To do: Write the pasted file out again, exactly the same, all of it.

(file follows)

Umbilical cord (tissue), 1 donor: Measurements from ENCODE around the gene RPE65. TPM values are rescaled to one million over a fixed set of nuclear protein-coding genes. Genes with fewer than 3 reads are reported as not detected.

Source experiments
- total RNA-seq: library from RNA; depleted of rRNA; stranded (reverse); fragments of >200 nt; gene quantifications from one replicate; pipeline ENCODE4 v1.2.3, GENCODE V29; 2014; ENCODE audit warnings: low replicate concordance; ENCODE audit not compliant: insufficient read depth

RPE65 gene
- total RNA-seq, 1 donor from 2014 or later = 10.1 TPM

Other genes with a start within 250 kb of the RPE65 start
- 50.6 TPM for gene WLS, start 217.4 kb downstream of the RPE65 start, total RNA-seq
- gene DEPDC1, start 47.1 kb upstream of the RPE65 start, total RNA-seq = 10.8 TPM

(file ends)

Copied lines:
Umbilical cord (tissue), 1 donor: Measurements from ENCODE around the gene RPE65. TPM values are rescaled to one million over a fixed set of nuclear protein-coding genes. Genes with fewer than 3 reads are reported as not detected.

Source experiments
- total RNA-seq: library from RNA; depleted of rRNA; stranded (reverse); fragments of >200 nt; gene quantifications from one replicate; pipeline ENCODE4 v1.2.3, GENCODE V29; 2014; ENCODE audit warnings: low replicate concordance; ENCODE audit not compliant: insufficient read depth

RPE65 gene
- total RNA-seq, 1 donor from 2014 or later = 10.1 TPM

Other genes with a start within 250 kb of the RPE65 start
- 50.6 TPM for gene WLS, start 217.4 kb downstream of the RPE65 start, total RNA-seq
- gene DEPDC1, start 47.1 kb upstream of the RPE65 start, total RNA-seq = 10.8 TPM